I don’t usually let stupid comments get to me, but, the other day, one of my good friends said something that really ticked me off. No, they didn’t criticize my hair or tell me that I looked fat in my favorite dress. They told me that I was wasting my time trying to help older adults to change their financial future. Specifically, she said:

“Margaret, I just don’t get why you write so much about starting a business after 50. People this age are just too old to start something new. You’re wasting your time.”

I pointed out that, according to Forbes, twice as many successful entrepreneurs are over 50 than under 25. I also said that, statistically speaking, older entrepreneurs are more likely to succeed than their millennial counterparts.

None of my arguments stuck. Despite being presented with evidence to the contrary, my friend just couldn’t accept the idea that people over 50 can – and do! – start businesses every day.

The Media Loves Sexy Business Stories

So, what is going on here? If so many entrepreneurs are starting successful businesses in their 50s and 60s, why don’t we hear about them? And, why don’t we believe that they actually exist?

I suspect that a big part of the story has to do with how the media selects businesses to talk about. It is natural that people gravitate to business ideas that match their skills and cultural understanding. This is why Facebook, Snapchat, Tumblr and a host of other social sites were designed by people who fit our entrepreneurial expectations. They were surrounded by young people who wanted new ways to communicate. So, they designed services to help solve this problem.

Older entrepreneurs, by contrast, are likely to start businesses around concepts that they understand. Take Workday, for example. Workday, a multi-billion-dollar company, was started by a 52-year-old founder. The company builds “cloud-based solutions for finance and HR.” I can almost year you yawning now… and THAT’S THE POINT!

Boring companies are more likely to be profitable. When you take the knowledge that you have earned over decades of working in an industry and apply it to your own venture, you have a high percentage chance of winning. Unfortunately, the media doesn’t like to write about boring businesses. They prefer to swoon over the next way for teens to say “Yo!” to each other!

Personal Examples Count for More Than Statistics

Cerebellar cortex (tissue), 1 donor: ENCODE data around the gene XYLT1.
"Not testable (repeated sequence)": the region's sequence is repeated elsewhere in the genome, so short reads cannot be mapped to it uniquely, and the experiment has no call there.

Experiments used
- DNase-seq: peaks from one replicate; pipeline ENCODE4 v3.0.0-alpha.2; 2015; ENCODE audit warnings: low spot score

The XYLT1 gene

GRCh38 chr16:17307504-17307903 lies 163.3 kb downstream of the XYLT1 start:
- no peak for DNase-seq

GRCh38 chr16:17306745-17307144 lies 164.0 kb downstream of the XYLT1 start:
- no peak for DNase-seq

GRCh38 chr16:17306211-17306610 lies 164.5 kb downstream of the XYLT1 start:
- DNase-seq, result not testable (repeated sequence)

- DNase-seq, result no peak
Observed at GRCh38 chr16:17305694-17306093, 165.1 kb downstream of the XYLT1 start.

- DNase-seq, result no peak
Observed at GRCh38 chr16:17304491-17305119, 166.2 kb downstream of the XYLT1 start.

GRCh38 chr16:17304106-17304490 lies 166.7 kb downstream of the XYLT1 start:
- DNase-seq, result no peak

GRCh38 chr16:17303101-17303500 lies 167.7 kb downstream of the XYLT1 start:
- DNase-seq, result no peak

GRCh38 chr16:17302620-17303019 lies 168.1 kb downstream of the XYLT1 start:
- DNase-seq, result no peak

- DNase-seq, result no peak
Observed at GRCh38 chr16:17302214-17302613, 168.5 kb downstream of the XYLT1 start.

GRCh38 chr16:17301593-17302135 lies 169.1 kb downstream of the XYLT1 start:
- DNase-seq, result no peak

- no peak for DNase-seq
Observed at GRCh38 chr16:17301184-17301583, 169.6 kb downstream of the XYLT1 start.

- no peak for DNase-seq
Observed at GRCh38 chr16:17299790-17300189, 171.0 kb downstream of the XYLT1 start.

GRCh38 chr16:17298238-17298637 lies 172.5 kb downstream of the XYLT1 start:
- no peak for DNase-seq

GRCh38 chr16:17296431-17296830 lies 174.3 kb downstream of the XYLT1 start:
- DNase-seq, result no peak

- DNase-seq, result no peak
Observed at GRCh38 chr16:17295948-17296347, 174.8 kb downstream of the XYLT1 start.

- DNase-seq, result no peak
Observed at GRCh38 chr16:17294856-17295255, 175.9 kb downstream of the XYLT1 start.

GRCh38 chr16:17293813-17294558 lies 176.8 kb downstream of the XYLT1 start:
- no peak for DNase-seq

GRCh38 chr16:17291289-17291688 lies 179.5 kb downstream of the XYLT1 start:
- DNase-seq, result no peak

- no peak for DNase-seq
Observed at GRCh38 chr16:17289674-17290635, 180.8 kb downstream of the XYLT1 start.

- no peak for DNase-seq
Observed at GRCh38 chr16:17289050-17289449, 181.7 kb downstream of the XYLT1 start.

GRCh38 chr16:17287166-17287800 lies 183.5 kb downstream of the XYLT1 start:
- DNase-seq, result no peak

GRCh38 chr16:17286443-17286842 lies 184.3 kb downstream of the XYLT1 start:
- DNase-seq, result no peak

I’ve always wondered why so many people fear vaccines when the consensus of the scientific community is that they are safe. It’s because, as humans, we are hard-wired to overweigh individual accounts and discount statistics.

Do you know what my friend’s response was when I told her that, according to the latest statistics, older entrepreneurs are more successful than their younger counterparts?

She said, “Ok, I get that, but, I just can’t see my dad starting a business.” My friend is in her 30s and her dad is in his 50s.

REALLY? That’s your argument?

She then challenged me to come up with a business that her dad could start. I said that I would be happy to help, but, whether he started a business or not, it didn’t change the fact that older entrepreneurs are killing it in the market. They’re just doing it quietly, focusing on what they do best – making money!

How Many Older Adults Are Held Back from Starting a Business By Crappy Stereotypes?

You might think that my friend’s argument is harmless. After all, if someone has a business idea, won’t they just “go for it” no matter what other people say?

In a word. No! Starting a business is hard and stereotypes are powerfully reinforcing. In fact, I think that it says something positive about older adults that they continue to lead the way from an entrepreneurial perspective DESPITE THE FACT that no-one believes in them.

This is one of the main reasons that I decided to start this website. I wanted to show the world examples of older adults who were making big changes in their 50s and 60s. I wanted to show that it is never too late to follow your dreams.

Is entrepreneurship for everyone? No. Are there people who will be content to sit in front of the TV, even if it means living in poverty? Yes. But, this doesn’t mean that turning 50 is a financial death sentence. It just means that we need to be even more aggressive in following our dreams.

The next time someone uses an age-based stereotype in your presence, I hope that you will call them out. Older adults are doing amazing things. The world just doesn’t recognize it yet. It is up to each and every one of us to pick up the torch and keep on running!

Why do you think that older entrepreneurs don’t get the credit that they deserve? Why does the media love to talk about 20-somethings who work from their basements? Have you started a business in your 50s or better? Please join the conversation!

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